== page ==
1249P - Detection of EGFR T790M resistance mutation: real-time allele-specific PCR versus Sanger sequencing

Date 08 October 2016
Event ESMO 2016 Congress
Session Poster Display
Topics Non-Small Cell Lung Cancer
Presenter Shirlyn Hor
Citation Annals of Oncology (2016) 27 (6): 416-454. 10.1093/annonc/mdw383
Authors S.Y. Hor, K.S. Chan, E.X. Chen, M. Goh, L.L.E. Oon
  • Pathology, Singapore General Hospital, 169856 - Singapore/SG

Abstract

Background

Lung cancer is the most common cause of death from cancer worldwide, and 85-90% of lung cancers are non-small cell lung cancer (NSCLC). Presence of driver mutations in epidermal growth cell receptor (EGFR) gene in a subset of NSCLC has led to the use of tyrosine kinase inhibitors (TKI) that inhibit the EGFR signalling pathway. Tumours which harbour certain EGFR mutations may exhibit initial response to EGFR-TKIs, but many will develop resistance mutations post-treatment, commonly at amino acid position 790 (T790M) of exon 20. Newer EGFR inhibitors with activity against T790M-mutated NSCLC have recently been made available. Accurate detection of T790M in patients whose disease progressed on initial TKI therapy is thus vital for subsequent management. Here, we evaluated the performance of Sanger sequencing in detecting T790M mutation against a real-time allele-specific PCR.

Methods

Ninety-six FFPE samples sent to our laboratory for T790M mutation detection by cobas® EGFR Mutation test (Roche), between July 2014 and March 2016 were included in this study. Archived extracts were used for Sanger sequencing of EGFR exon 20 using an in-house developed protocol.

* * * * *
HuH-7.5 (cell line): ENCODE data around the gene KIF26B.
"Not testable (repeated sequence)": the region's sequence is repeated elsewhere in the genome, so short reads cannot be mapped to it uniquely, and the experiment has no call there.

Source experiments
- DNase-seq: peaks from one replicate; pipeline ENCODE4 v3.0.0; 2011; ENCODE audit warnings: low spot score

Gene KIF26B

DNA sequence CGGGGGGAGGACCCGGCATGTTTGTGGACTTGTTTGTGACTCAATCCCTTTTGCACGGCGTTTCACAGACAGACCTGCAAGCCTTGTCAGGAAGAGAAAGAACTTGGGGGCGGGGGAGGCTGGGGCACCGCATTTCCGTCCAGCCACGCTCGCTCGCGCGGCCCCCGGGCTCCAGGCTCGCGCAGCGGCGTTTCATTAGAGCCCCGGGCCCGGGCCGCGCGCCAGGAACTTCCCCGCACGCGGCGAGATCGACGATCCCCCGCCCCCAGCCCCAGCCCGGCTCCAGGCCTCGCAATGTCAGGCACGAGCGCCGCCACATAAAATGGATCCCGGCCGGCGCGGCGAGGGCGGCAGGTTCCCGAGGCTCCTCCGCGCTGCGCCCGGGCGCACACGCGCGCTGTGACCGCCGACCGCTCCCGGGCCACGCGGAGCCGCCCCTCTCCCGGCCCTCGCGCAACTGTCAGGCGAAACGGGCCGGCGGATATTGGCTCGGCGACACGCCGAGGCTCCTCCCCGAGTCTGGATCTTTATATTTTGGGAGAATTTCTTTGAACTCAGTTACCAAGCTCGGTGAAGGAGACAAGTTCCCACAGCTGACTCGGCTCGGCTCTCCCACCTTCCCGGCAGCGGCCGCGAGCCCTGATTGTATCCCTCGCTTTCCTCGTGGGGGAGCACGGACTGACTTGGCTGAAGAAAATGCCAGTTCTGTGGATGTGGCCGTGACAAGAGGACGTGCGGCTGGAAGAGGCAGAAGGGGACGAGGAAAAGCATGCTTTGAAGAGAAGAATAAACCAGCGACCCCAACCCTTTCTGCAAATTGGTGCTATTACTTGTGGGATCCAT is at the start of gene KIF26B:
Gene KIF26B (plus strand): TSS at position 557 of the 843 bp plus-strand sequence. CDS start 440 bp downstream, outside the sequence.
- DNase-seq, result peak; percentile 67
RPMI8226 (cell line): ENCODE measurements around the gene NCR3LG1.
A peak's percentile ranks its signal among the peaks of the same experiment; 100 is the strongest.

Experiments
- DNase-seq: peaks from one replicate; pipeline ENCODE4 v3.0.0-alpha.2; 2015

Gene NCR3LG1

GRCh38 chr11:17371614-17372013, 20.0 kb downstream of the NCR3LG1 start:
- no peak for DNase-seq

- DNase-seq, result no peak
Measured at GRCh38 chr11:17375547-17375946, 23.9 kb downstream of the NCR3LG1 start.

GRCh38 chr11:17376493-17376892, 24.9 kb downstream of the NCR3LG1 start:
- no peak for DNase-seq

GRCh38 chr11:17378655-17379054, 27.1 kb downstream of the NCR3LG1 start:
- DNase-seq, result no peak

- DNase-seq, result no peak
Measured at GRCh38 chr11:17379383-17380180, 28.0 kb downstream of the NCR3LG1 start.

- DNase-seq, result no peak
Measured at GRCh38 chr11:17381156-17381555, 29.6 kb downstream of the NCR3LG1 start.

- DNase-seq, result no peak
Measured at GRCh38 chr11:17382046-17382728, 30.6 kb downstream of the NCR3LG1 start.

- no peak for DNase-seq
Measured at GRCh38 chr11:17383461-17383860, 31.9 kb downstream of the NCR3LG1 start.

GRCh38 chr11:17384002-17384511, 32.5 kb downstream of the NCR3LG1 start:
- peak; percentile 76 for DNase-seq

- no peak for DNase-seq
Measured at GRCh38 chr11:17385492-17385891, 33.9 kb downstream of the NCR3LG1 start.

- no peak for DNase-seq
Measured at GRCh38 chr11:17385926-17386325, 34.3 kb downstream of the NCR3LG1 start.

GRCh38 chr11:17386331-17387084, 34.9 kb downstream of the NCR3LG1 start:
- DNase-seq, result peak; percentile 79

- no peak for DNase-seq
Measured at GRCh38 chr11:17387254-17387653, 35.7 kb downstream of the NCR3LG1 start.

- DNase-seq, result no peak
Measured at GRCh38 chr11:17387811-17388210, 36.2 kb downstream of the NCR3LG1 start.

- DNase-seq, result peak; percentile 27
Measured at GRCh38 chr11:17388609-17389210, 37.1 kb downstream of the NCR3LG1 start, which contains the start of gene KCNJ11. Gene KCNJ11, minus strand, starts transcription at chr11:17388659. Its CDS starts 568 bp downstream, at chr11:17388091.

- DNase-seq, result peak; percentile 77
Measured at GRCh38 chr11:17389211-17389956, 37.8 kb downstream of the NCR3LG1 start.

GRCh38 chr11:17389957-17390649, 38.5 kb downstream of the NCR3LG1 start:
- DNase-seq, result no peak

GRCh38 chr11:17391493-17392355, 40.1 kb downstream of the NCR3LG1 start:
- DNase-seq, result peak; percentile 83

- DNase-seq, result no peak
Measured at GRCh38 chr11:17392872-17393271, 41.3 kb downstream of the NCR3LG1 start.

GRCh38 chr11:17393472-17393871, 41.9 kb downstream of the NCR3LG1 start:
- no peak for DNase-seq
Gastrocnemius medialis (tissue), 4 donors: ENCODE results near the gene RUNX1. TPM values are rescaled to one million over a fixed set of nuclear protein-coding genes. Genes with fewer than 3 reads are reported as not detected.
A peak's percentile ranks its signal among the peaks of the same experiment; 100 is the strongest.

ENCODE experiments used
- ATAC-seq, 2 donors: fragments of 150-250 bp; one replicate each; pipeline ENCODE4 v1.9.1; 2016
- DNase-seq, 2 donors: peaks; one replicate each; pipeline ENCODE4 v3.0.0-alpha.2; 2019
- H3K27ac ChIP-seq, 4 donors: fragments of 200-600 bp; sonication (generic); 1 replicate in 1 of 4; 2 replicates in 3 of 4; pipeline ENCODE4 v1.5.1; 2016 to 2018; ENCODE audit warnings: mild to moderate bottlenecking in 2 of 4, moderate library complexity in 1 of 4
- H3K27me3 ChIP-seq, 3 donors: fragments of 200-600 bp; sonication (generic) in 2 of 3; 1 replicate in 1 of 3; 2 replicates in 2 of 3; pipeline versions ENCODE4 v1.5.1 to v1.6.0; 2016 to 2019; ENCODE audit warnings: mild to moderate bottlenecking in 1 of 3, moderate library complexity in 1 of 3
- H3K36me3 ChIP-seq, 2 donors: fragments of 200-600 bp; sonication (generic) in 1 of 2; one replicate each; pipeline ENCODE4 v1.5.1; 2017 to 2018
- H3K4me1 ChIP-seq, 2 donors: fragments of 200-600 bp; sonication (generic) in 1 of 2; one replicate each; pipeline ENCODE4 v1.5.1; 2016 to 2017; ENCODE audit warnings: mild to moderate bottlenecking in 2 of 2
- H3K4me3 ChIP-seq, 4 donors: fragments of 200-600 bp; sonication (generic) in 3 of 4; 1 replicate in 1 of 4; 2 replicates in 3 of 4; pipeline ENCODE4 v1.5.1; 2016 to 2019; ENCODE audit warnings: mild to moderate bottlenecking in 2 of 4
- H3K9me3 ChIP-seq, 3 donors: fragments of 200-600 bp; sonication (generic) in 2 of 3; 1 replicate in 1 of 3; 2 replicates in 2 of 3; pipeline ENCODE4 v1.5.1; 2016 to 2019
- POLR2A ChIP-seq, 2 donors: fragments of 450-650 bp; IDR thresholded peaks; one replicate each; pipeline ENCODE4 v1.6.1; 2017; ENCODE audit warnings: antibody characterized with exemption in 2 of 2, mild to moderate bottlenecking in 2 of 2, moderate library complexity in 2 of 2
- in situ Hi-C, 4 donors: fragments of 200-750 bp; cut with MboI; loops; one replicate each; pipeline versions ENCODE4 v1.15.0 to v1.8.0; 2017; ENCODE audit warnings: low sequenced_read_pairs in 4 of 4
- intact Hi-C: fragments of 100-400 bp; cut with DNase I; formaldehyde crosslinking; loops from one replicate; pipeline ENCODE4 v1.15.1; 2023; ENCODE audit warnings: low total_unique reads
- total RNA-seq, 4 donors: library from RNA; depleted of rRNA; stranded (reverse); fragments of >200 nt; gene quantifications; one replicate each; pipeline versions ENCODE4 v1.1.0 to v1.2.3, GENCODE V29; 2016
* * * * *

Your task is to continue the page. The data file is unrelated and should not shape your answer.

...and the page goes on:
Results

T790M was detected in 49.5% (47/95) and 47.9% (46/96) of the samples by the cobas® assay and Sanger sequencing respectively. Taking cobas® assay as the gold standard for 95 samples with valid real-time PCR results, Sanger sequencing yielded a sensitivity of 95.7% (45/47) and specificity of 100% (48/48). Of the 3 discordant results, cobas® assay detected T790M in 2 samples (both with tumour contents

Conclusions

Sanger sequencing was generally comparable to, but slightly less sensitive than real-time PCR in detecting T790M. Sanger sequencing may be useful in the event of inconclusive results by the real-time assay. Otherwise, for post-treatment T790M mutation testing, where initial driver mutations had already been identified, Sanger sequencing, which requires samples with higher tumour content, offers little advantage over real-time PCR.

Clinical trial identification

Legal entity responsible for the study

Singapore General Hospital

Funding

Singapore General Hospital

Disclosure

All authors have declared no conflicts of interest.